A large body of literature has documented the importance of CSF-1 in controlling Mϕ tissue densities in the mouse uterus (Cohen et al., 1999). Regulation of uterine CSF-1 expression by sex hormones is thought to explain the estrous cycle–related changes in uterine Mϕ densities, and intraluminal CSF-1 injection into the uteri of ovariectomized mice increases uterine Mϕ densities (Pollard et al., 1987; Wood et al., 1992). As with other organ systems, however, the cellular parameters locally regulated by CSF-1 (i.e., proliferation, recruitment, and survival) have remained unclear. For reasons that are also poorly understood, murine pregnancy is associated with dramatic and tissue layer–specific shifts in uterine Mϕ densities (Pollard et al., 1991; Stewart and Mitchell, 1991; Brandon, 1995). Mϕ tissue densities decline dramatically in the decidua, i.e., the specialized and rapidly growing endometrial stromal tissue that directly encases the conceptus but are maintained in the growing segments of myometrial smooth muscle that form the outer portion of each implantation site. Recently, we noted a similar behavior with respect to uterine DCs, which suggested that Mϕs and DCs homeostatically expand in the myometrium but lose density in the decidua through a linked mechanism (Collins et al., 2009). More generally, these observations suggested that the pregnant uterus would provide a robust, yet physiological model system for studying Mϕ and DC population dynamics. To facilitate our analysis, we developed a novel flow cytometric technique that allowed us to directly assess relative rates of Mo and pre-DC extravasation into peripheral tissues.
We show that increased CSF-1 activity within the growing myometrium of pregnant mice drives the homeostatic expansion of Mϕs within this tissue layer. CSF-1 not only directly stimulated the in situ proliferation of myometrial Mϕs but also induced Mϕ precursor recruitment from the blood. These precursors consisted of Ly6Chi Mos, a Mo subset which typically gives rise to Mϕs at sites of inflammation after their recruitment by the set of inflammatory chemokine ligands that engage the CCR2 chemokine receptor (e.g., CCL2/MCP-1; Varol et al., 2009c). Indeed, CCR2 ligands also mediated Ly6Chi Mo extravasation into the growing myometrium, but their localized expression was not caused by an underlying inflammatory process but rather by the select action of CSF-1 itself on myometrial Mϕs. Critically, a parallel CSF-1–driven, but CCR2 ligand–independent pathway induced pre-DC extravasation into the myometrium to promote the expansion of CD11bhi DCs. In addition to explaining the spatial distribution of Mϕs and DCs in the pregnant mouse uterus, these data give fundamental insight into how CSF-1 controls Mϕ tissue densities under noninflammatory conditions and reveal an intimate, CSF-1–mediated link between tissue Mϕ and DC homeostasis.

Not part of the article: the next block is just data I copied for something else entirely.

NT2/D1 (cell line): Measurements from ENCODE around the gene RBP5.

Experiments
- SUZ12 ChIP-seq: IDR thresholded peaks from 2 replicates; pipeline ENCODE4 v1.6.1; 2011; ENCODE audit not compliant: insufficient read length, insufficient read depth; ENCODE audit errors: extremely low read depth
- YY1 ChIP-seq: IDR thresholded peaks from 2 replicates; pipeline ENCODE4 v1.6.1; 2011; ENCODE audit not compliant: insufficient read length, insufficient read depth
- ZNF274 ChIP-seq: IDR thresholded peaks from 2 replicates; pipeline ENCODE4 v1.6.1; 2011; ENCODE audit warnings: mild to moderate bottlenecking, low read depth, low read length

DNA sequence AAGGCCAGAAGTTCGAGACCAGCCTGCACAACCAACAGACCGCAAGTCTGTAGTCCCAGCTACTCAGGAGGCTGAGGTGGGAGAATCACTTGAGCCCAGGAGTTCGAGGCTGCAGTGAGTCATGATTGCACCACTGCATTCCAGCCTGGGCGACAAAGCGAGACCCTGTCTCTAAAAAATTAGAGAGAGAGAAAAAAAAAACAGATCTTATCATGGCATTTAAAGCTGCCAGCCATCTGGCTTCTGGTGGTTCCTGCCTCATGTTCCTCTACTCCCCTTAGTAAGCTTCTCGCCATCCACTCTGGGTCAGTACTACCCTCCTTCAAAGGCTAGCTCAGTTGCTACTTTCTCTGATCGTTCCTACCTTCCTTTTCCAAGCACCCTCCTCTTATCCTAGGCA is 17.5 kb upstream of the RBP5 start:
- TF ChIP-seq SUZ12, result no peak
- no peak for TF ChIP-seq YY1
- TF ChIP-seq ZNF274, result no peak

Pregnancy entails tissue layer–specific shifts in uterine Mϕ and DC densities
The mouse uterus contains two abundant populations of Mϕs, defined by F4/80+ MHCIIhi and F4/80+ MHCIIlo surface phenotypes, as well as many F4/80− MHCIIhi CD11chi DCs with LN-homing capacity that divide into CD11blo (CD103+) and CD11bhi (CD103−) subsets (Fig. 1 A; Collins et al., 2009). As shown by F4/80 and CD11c immunohistochemistry (Fig. 1 B), these cells were evenly distributed between the myometrium and endometrium at the time of implantation on embryonic day (E) 4.5 but lost tissue density selectively within the decidua upon growth of the implantation site, in accord with prior data (Pollard et al., 1991; Stewart and Mitchell, 1991; Brandon, 1995; Collins et al., 2009). A similar result was obtained via a flow cytometric analysis of cell suspensions prepared from dissected uterine tissue layers, which allowed us to more accurately identify cell subsets and quantitate their tissue densities (Fig. 1 C). Strikingly, Mϕ and DC densities in the growing segments of myometrium overlying each implantation site at midgestation (i.e., E9.5–10.5) were roughly similar to those seen in the total uterus on E4.5, indicating the rapid homeostatic expansion of the cells within this tissue layer. Importantly, analysis by Annexin V/7-AAD staining argued against a process of selective DC or Mϕ apoptosis in the decidua (unpublished data), and we also previously showed that the decrease in decidual DC density was not caused by DC emigration (Collins et al., 2009).
Myometrial growth is associated with uniquely high extravasation rates of Ly6Chi Mos and pre-DCs